Näytöt katoavat silmälasien edestä lasien sisään tuoden ihmisen näkökenttään huomaamattomasti sulautuvan käyttöliittymän. Langattomat sensorit katoavat urheiluvälineiden sisään ja kommunikoivat pilvipalveluihin, jotka analysoivat dataa ja auttavat parantamaan urheilusuoritusta. Suomella on taas mahdollisuus mitalisijoille!


Kaikki nämä teknologiat ovat olemassa ja kehitetty VTT:llä. Me teemme katoavaa elektroniikkaa Oulussa Printocent-pilottitehtaassa. Tällaista elektroniikkaa tarvitaan isoja määriä, joten tuotanto perustuu äärimmäisen tehokkaaseen rullalta rullalle tekniikkaan, jonka kehitystä on inspiroinut katoavan paperiteollisuuden tuotantomenetelmät.


VTT on perustajajäseniä Printocent-yhteisössä, joka on synnyttänyt useita katoavan elektroniikan start-up yrityksiä, luonut yritysverkoston nopeuttamaan elektroniikan katoamista ja kouluttanut kehittäjiä kadottamaan elektroniikkaa ja luomaan siitä liiketoimintaa. Näin on syntynyt ainutlaatuinen innovaatioympäristö, joka auttaa kehittäjiä, yrittäjiä ja yrityksiä luomaan mullistavia tuotteita ja nostamaan Suomen kilpailukyvyn aivan uudelle tasolle. Toiminta on lähtenyt hyvin liikkeelle ja voimakas kasvuvaihe on edessä, joten kaikki innostuneet kehittäjät mahtuvat mukaan.  Älkää kadotko!

Raimo Korhonen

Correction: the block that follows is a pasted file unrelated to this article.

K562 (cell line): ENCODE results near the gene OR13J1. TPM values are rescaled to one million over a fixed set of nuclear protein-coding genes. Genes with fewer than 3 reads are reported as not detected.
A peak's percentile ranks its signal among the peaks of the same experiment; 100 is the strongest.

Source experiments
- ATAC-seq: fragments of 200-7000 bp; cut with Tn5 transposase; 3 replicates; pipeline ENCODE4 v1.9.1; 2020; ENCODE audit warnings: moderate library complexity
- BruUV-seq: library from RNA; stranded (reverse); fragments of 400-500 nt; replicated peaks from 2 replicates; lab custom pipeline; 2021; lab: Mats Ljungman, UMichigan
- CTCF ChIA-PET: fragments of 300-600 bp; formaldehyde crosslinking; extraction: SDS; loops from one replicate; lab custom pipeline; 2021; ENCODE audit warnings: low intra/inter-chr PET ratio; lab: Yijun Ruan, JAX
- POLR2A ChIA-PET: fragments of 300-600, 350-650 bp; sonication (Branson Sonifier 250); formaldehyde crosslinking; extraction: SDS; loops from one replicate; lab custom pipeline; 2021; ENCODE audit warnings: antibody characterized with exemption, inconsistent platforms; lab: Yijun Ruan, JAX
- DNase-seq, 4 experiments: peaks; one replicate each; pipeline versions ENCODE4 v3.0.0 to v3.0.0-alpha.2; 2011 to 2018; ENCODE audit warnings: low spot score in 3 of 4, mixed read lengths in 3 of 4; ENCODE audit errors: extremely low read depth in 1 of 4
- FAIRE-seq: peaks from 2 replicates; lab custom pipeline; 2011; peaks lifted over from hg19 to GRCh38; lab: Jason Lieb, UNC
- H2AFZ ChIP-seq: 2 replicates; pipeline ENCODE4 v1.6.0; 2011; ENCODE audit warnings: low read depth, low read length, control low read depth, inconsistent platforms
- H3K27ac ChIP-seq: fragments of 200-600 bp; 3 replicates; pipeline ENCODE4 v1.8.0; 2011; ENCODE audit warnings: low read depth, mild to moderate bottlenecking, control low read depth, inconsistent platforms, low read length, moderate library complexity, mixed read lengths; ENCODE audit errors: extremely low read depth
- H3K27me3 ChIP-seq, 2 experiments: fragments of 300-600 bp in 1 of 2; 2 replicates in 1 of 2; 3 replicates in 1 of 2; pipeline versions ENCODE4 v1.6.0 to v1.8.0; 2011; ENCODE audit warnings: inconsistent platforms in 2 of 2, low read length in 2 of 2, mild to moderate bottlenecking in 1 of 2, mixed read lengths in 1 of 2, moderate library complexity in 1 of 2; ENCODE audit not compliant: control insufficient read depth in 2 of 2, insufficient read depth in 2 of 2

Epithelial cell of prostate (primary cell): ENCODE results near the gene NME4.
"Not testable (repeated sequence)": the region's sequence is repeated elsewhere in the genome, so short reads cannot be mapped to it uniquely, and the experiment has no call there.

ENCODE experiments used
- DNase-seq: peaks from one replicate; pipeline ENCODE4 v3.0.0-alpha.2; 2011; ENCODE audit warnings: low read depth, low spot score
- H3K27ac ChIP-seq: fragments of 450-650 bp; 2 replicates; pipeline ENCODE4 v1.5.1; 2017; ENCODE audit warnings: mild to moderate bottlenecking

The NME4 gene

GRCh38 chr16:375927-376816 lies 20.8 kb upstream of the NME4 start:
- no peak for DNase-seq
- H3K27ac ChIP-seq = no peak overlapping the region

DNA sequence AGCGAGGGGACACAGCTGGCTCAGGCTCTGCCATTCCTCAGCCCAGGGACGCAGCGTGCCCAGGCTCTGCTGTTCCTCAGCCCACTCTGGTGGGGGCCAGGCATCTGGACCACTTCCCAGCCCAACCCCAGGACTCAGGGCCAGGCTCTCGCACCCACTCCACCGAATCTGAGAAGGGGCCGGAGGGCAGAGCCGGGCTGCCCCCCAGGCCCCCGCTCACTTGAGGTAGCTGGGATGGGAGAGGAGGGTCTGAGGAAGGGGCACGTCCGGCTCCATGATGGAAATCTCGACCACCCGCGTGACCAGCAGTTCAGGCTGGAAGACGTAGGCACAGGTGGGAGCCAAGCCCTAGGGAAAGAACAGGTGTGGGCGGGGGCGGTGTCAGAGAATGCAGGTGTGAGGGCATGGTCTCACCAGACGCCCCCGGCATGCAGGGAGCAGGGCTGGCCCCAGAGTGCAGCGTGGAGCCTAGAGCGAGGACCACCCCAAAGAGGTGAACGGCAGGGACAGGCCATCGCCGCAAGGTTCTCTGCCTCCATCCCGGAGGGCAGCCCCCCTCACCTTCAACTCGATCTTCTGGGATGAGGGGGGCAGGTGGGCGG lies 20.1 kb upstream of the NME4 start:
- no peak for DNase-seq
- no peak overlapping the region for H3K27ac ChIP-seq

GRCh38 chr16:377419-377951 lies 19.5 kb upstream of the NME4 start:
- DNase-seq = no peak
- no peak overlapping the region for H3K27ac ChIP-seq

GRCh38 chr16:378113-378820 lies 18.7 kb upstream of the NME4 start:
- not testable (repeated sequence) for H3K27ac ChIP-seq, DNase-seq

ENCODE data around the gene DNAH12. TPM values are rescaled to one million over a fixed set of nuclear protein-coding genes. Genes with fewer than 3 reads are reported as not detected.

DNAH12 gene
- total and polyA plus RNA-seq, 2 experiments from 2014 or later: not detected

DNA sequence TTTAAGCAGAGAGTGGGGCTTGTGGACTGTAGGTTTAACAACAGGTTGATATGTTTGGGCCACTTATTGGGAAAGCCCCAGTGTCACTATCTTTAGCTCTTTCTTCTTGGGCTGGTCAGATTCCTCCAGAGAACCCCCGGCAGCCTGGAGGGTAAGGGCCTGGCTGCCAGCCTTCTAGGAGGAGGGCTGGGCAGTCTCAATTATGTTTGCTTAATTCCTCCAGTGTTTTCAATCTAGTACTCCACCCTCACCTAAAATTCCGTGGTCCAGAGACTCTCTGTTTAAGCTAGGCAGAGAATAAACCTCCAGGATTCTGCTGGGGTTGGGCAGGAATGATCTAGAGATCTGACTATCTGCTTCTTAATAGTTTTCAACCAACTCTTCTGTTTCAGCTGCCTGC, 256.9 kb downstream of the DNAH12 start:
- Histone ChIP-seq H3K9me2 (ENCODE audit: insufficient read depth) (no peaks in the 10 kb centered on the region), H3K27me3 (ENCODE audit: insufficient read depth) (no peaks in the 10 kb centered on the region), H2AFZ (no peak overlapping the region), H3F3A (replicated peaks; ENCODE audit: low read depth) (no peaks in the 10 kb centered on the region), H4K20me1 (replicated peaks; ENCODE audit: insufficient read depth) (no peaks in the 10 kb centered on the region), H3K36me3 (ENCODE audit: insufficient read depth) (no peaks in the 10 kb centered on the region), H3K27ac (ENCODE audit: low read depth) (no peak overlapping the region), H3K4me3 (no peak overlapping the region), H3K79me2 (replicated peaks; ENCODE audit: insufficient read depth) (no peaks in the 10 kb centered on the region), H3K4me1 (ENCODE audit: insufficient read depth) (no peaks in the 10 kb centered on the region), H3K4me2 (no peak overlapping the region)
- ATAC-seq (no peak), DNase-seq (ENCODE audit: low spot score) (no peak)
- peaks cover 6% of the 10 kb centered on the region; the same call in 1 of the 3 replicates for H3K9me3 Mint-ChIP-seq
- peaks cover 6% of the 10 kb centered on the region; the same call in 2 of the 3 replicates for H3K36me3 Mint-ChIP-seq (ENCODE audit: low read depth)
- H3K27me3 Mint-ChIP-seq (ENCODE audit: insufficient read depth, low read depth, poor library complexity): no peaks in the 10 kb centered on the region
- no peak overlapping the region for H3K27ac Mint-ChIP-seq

Tutkimusalueen päällikkö

Lisätietoa kirjoituksen teknologioista.

Summer holidays are here and Finns head to free-time residences – can you survive without own car?

Rantasila Karri

Finns love their cottages, especially during the summer time. According statistics, there were half a million free-time residences in Finland at the end of 2014. Many of these are located close to water in rural areas that are not usually well-served with public transport. Luckily the total fleet of personal mobility devices (aka private cars) in Finland is well over three million, so most people have no problems of reaching their beloved summer homes with convenience! However, there are some signs that an increasing trend among young adults is not to get driver’s license or to own a private car. This is the case especially in bigger cities.

During the last year or so, a Finnish-born concept of “Mobility as a Service – MaaS”, has gained a lot of attention in major global forums. The idea of MaaS is to provide a comprehensive range of mobility services (including public transport, private cars, cycles etc.) to customers by the mobility operator. It aims at providing a same superb service level, offered by the private car, without owning one. My question is how viable this concept could be in context of reaching your cottage?